Rheological and morphological evolution of basaltic lava flows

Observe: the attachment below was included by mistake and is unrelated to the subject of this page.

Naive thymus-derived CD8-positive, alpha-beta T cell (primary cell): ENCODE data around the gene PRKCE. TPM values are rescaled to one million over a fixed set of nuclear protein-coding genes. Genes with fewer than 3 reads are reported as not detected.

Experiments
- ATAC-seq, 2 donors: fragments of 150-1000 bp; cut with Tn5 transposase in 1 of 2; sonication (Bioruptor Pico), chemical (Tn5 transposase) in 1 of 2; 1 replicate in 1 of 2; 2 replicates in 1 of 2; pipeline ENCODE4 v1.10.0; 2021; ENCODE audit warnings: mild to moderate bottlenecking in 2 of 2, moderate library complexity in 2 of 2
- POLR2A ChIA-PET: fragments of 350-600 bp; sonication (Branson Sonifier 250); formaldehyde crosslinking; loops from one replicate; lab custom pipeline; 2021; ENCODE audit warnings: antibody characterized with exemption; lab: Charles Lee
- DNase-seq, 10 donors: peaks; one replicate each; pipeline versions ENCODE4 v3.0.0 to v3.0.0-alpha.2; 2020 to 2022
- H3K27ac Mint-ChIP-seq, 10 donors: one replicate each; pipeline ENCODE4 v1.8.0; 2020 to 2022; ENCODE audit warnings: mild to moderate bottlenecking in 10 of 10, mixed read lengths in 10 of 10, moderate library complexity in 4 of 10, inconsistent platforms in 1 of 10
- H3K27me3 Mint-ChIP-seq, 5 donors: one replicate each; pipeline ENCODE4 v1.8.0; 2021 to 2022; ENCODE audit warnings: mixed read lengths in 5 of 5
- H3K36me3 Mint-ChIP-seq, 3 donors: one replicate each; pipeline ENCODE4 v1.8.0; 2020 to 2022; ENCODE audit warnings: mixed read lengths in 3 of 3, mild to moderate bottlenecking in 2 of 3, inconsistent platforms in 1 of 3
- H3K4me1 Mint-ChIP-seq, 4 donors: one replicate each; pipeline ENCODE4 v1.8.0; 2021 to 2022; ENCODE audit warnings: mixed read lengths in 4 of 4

Over 500 million people live in proximity of an active volcano globally. Although lava flows rarely endanger human life, they often destroy critical infrastructure. Advancing our understanding of lava flow dynamics is therefore critical to developing accurate hazard assessment, with key socio-economic impacts for many communities. This work focuses on basaltic lava rheology, which exerts a first-order control on flow dynamics and is reflected in lava morphology. In particular, I address the following research questions: (1) How does the rheology of active flows evolve during emplacement; and (2) How can we use flow morphology to infer the rheology of inactive flows? The physical properties of a lava flow vary as it flows away from the source vent, cooling and crystallizing along the way. Temperature (T) controls crystal fraction (Φc) and residual liquid composition (X). The combination of these three factors (T, X, Φc) contributes to determining the main rheological properties of lava: viscosity (η) and yield strength (σ). Additionally, other external factors, such as underlying topography and magma effusion rate, also play important roles by modulating the applied stress (σ) and resulting strain rate (γ̇) experienced by a flow. Flow morphology reflects changes in rheological properties, eruptive parameters, and pre-existing topography, with the potential of revealing important clues as to the emplacement conditions of flows whose active stage was not observed. At Pacaya volcano (GT) I estimated the rheology of an active basaltic lava flow in the field through particle image velocimetry, and compared it with experimental rheological measurements (Soldati et al. 2016). The complementary field and laboratory data sets allowed me to isolate the individual contributions of cooling, crystallization, and changing ground slope to the nearly four-fold effective viscosity increase observed in the field over 550 m downflow distance. I concluded that in this case decreasing slope is the single most important factor, followed by crystallization. At Cima volcanic field (CA, U.S.A.) I used a combination of morphological (airborne photogrammetry-generated digital elevation model of the terrain), geochemical, and rheological data (the first ever for that composition) to reconstruct the eruption temperature, emplacement timescale, and emplacement history of the flow (Soldati et al. 2017). I inferred that lava emerged from the vent at a temperature of 1112°±60°C and reached its final length in about a week, through a multi-stage eruption process. Additionally, I used Monte Carlo simulations to propagate experimental uncertainties, and to select the rheological model (Bingham) that best describes the data. At Piton de La Fournaise (La Réunion, FR DOM), I addressed the longstanding question of how pre-existing topography controls lava flow system structure in volume limited flows (Soldati et al., accepted). I concluded that a steep slope results in a single, stable channel, whereas a gentle slope results in an unstable, braided channel. The findings of this study allow us to interpret and explain the observed flow structure on the basis of pre-existing volcano topography, and to forecast future flow structure. This allowed me to determine that rheology neither affects nor is affected by flow system configuration.